Learning across dangerous divide


The border re-demarcation between Malawi and Mozambique has put some pupils in Makanjira on a dangerous path as they do part of their schooling on both sides of the new divide, our Staff Reporter AYAMI MKWANDA writes.


Located 14 kilometres from Mpiripiri Trading Centre, Mpamba is the nearest school to children aged six to nine.

The children, from Mkopiti, M’madi and Makuta villages in the school’s vicinity, have been hit hard by the shifting of the borders between Malawi and Mozambique.

Kadzuwa with pupils at Mpamba Primary School

Before the border re-demarcation exercise, the school in Makanjira, on the south eastern-boundary, used to enrol hundreds of pupils. Not anymore.

These days, pupils feel going to the remote school in Mangochi district is embarking on an exercise in futility.

Most pupils learn on the Mozambican side from Standard One to Three. Their morale is low as their neighbours, from Chechala in Mozambique, mistreat and taunt them every day.

According to head teacher Enoch Kadzuwa, the neighbours, in a display of arrogance, come riding motor cycles, whizzing past the school and poking fun at them for “learning in a foreign land”.

“It is an insult the pupils have to bear every day. And this affects them emotionally,” explains Kadzuwa.

Oftentimes, learning is interrupted either by clashes between the local communities and their counterparts across the border.

Sometimes, classes are disrupted by mere provocative gestures from the “the other side”.

This constantly reminds the children that they are in a country where they are not accepted—a situation they have had to cope with since the school, which was on the Malawian side, suddenly fell on Mozambique’s.

This could be the reason Rajab Ali, a Standard Three pupil, has a negative attitude towards education, his father Msuwo Ali says.

“My eight-old son has lost enthusiasm for education. He just goes there to pass the time away, not to learn. It is not secure there anymore,” says the parent, from M’madi Village in Makanjira.

The border wrangle culminated in a fatal security lapse last year when Mozambican soldiers shot dead a young man, Saduku Mpalume, near the school.

It is an event that has stuck in the locals’ memories.

“The children live in fear of being gunned down. They are no longer interested in going to school. Others stopped going to school following the incident,” says youthful villager Abdul Chapola.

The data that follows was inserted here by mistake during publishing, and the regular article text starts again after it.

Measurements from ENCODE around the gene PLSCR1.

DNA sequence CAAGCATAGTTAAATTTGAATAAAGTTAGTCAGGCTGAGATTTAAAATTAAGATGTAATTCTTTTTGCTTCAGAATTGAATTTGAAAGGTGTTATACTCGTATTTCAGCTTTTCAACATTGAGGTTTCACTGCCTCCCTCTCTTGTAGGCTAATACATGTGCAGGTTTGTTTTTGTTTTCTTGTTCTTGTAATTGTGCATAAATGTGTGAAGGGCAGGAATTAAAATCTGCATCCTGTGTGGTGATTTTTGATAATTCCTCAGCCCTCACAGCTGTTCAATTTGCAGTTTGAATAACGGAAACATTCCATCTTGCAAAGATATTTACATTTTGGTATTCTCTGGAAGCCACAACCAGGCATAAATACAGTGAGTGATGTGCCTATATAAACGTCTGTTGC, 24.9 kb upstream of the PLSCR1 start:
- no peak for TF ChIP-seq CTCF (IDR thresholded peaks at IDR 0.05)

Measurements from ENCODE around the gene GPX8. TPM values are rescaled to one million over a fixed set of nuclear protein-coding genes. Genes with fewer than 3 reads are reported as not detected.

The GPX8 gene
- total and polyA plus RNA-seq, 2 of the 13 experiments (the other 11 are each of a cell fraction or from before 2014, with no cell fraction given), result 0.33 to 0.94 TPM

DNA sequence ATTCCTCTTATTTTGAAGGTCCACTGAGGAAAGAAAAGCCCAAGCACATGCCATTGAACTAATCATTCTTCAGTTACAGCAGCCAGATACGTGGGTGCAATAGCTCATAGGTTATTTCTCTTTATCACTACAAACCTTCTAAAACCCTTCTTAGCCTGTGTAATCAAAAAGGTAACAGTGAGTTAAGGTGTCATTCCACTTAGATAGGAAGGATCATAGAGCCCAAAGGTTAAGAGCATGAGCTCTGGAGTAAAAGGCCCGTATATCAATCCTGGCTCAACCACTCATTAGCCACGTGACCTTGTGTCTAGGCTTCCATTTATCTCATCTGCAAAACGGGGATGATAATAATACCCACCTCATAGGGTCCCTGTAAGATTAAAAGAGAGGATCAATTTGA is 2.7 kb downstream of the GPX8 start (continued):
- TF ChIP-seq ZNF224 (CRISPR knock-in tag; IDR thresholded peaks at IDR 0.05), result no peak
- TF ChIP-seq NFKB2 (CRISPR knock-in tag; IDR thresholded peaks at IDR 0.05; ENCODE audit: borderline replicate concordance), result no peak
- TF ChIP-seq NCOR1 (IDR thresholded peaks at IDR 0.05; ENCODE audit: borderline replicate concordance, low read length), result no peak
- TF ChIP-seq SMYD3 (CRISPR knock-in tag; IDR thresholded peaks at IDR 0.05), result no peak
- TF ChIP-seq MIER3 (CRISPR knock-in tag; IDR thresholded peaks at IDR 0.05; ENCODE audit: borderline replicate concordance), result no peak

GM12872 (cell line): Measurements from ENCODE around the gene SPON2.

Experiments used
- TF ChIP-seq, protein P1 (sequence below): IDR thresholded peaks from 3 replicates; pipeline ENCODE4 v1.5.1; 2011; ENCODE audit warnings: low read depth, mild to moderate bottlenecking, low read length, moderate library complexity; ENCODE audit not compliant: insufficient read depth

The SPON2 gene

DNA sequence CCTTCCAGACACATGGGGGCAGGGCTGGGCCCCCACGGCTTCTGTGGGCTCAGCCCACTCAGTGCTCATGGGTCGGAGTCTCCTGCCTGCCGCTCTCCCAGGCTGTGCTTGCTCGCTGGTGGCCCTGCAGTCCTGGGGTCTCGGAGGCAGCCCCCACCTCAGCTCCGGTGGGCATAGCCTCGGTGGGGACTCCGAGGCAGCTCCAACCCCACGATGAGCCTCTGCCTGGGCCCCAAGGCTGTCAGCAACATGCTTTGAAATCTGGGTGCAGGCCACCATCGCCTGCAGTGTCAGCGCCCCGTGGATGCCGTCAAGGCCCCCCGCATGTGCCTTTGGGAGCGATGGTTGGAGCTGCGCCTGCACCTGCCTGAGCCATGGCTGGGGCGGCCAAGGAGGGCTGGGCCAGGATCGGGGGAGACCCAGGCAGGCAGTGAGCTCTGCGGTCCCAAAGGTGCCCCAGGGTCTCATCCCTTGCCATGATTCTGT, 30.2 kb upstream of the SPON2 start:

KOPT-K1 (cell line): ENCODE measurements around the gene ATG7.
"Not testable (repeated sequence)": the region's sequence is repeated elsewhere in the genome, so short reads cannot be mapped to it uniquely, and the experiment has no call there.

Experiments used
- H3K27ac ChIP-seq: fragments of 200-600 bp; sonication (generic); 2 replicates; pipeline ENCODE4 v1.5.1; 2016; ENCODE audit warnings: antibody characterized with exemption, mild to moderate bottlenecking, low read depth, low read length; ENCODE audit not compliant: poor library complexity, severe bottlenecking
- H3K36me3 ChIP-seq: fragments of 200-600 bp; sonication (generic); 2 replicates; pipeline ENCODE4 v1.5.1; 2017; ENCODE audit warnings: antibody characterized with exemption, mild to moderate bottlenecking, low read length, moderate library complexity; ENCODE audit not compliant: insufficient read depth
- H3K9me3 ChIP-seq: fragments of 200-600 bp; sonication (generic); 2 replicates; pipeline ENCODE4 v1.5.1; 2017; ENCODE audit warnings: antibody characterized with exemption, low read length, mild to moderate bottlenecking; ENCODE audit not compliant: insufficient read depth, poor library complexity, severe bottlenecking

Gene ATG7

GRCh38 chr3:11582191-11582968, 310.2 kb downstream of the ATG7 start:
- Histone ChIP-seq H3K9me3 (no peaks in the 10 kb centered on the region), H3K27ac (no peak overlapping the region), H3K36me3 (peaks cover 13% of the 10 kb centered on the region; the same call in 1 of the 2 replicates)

According to the locals, a day hardly passes without hearing about the acrimonious clashes in which Mozambican soldiers beat Malawians or slash maize in Malawians’ crop fields.

When the Mozambican security officers killed Mpalume last December, pupils scampered in panic amid gunshots. Some of them ran as far as Fort Maguire, almost 25 kilometres (km) north of Makanjira.

The experience has forced others to quit school.

In reaction, Malawi Defence Force, in conjunction with the Ministry of Lands, Housing and Urban Planning in Lilongwe, deployed more security officers to the troubled border strip in January.

Despite the military patrols, the fear of shootings abounds.

“Where fear reigns, no progress, even education, is achievable,” laments Ali.

Many parents with children at Mpamba want the governments of Malawi and Mozambique to speed up their negotiations over what they consider a messy and hasty border re-demarcation.

Ali looks forward to the day governments will “set them free”.

“As of now, we don’t know our fate yet. Is Malawi government going to accept the new boundary or not?” wonders Ali.

It is a question most people in the village are asking.

The nearest school is Namitukuta, six km away. But it cannot absorb pupils from Mpamba. It is overcrowded.

According to the head teacher, there are 356 pupils. The population of pupils learning on the Mozambican side is estimated at over 200.

“Little children cannot travel a 13 km distance to and from school. They are the worst affected by this border issue,” he says.

The Malawians in the border stretch face prospects of hunger as their neighbours across the border slashed their maize.

But they are worried about the pupils’ education which is hanging in a balance.

“Children need to eat in the morning before coming to school. This year, most families will not have food. Surely, pupils will be affected,” says the head teacher.

Mangochi district education manager (DEM) Joe Magombo could not say for sure if there are any plans to liberate and uplift the communities in agony.

“I am not sure of what can be done in that situation when pupils learning on the Mozambican side finally stop,” he says.

The uncertainty increases despair in the people who suspect that Malawi government has given up on them.

It sums up the frustrations of these Malawian communities failing to come to terms with a sudden border shift.

Until the rainy season is over, Makanjira children learning on Mozambican side await their final fate.

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